Collaboration inevitably means involving different businesses in the conversation, large and small, across multiple sectors.  To take the example of single use plastics, she said some of the plastic alternatives have been produced to look just like plastic. This causes problems in the waste system. Industrial compost producers, for example, will struggle to differentiate between actual plastics and material coming into the system that merely looks plastic. They have to assume that load is contaminated and reject it, meaning the whole load will not get composted. She wants the conversation between manufacturers and the recycling industry to be, ‘What do I need to do, whether it’s a piece of packaging or any other product, so that when it’s finished being useful it can have another life?’ Or be most easily reprocessed, or recycled, or repaired or remanufactured? We have to collaborate to avoid only seeing one part of the chain.
The digitalisation of our waste management industry would also produce manifold benefits, she said. As a nation we lack good data on the waste that we create and its fate. That makes it difficult to understand how we can repurpose these potentially valuable resources because at the moment we have lack a good understanding of what they are, where they are, and what happens to them. 
To achieve this, the UK has to build its digital infrastructure in waste management. The larger waste companies have software and digital systems but about a quarter of waste businesses still record information on paper. 
The inaugural Innovate Manchester event also featured SUEZ, a global player in water and waste management, which spends over 100 million Euros a year on R&D. Stuart Hayward-Higham, UK Technical Development Director, highlighted projects that included extracting wood fibres from MDF, and making bio-methane vehicle fuel from landfill gas. Cutting edge research projects include work on extracting protein from food waste.
Finding ways to create new products and retain value from materials currently being wasted is part of a much wider advanced materials cluster within Greater Manchester. The region has a global reputation for expertise in graphene, along with research strengths in technical textiles, surfaces and coatings, composites and light alloys. The range of research assets that businesses can access includes the UK’s Centre for Advanced Manufacturing – The Henry Royce Institute – in addition to Europe’s largest school of materials based at the University of Manchester.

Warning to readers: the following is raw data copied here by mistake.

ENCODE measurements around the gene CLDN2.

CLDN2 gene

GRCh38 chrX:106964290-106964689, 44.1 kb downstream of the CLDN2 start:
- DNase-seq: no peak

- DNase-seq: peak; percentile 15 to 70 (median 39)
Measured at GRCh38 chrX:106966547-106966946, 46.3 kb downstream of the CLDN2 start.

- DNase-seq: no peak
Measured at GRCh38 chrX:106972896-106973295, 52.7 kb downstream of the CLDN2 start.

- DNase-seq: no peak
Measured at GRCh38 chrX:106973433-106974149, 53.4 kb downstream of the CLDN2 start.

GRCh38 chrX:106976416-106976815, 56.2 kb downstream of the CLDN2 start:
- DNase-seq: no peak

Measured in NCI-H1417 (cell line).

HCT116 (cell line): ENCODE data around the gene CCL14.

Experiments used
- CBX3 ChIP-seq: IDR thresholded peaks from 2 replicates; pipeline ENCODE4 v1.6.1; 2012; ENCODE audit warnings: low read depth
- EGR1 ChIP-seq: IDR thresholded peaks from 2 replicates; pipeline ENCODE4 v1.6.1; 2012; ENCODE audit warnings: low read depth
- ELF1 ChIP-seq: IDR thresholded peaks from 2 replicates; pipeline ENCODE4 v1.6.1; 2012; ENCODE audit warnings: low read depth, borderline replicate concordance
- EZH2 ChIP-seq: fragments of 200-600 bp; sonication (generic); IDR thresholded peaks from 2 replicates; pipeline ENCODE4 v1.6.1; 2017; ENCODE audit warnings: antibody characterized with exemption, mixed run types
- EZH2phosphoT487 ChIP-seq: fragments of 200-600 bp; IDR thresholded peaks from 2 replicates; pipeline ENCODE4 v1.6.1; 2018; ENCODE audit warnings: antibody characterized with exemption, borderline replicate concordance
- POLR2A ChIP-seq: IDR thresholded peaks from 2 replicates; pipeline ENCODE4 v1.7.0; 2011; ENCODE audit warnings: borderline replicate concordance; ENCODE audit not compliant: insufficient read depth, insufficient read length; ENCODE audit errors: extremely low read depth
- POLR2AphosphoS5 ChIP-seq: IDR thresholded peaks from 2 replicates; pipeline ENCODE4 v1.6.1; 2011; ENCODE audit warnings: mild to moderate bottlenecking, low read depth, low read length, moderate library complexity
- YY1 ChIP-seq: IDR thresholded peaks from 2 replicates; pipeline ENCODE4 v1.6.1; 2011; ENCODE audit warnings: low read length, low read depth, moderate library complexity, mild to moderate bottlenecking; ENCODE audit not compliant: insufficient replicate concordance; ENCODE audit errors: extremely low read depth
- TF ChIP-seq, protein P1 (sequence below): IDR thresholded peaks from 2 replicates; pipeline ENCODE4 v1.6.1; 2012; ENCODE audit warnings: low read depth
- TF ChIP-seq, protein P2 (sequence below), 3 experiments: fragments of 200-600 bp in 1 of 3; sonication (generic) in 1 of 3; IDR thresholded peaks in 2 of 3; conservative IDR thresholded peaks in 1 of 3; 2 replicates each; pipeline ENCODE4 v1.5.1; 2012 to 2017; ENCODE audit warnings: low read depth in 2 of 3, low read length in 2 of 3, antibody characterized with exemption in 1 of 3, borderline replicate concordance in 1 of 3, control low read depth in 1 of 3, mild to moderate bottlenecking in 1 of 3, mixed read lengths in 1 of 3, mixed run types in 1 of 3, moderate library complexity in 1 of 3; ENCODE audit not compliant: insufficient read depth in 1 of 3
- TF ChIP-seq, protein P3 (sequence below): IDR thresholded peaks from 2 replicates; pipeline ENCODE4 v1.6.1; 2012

Some 300 researchers and support colleagues drawn from across The University of Manchester’s academic disciplines work collegiately on graphene and related 2D materials. Over £120m of capital investment has created two flagship facilities for this multidisciplinary graphene community, including the £61m National Graphene Institute NGI, which is a unique academic-led research centre, to the £60m Graphene Engineering Innovation Centre (GEIC) which directly supports industry-facing applications. To date more than 150 commercial partners across the whole of the Graphene in Manchester community, which includes the GEIC and the Bridging the Gap SME project; the NGI and UoM Faculties/Departments; plus UMIP/UoM Innovation Factory).
This pioneering research around advanced materials and manufacturing is a pathway to a cleaner, more energy efficient future – and is creating starting points for new businesses to form and scale-up, and existing companies to innovate and diversify.
The work happening in Greater Manchester addresses one of the most worthwhile challenges of our time: making sure we understand the true value of materials. That knowledge is at the heart of sustainability – the need to create and retain materials in a way that minimises our impact on the environment. Greater Manchester is ahead of many parts of the world in facing up to these challenges. The Mayor, Andy Burnham, has set ambitious targets for the decarbonisation and digitalisation of our economy but no single region or business sector can make the required step-change alone. 
If you are a business and would like to find out more about the world class expertise in advanced materials and manufacturing in Greater Manchester please get in touch.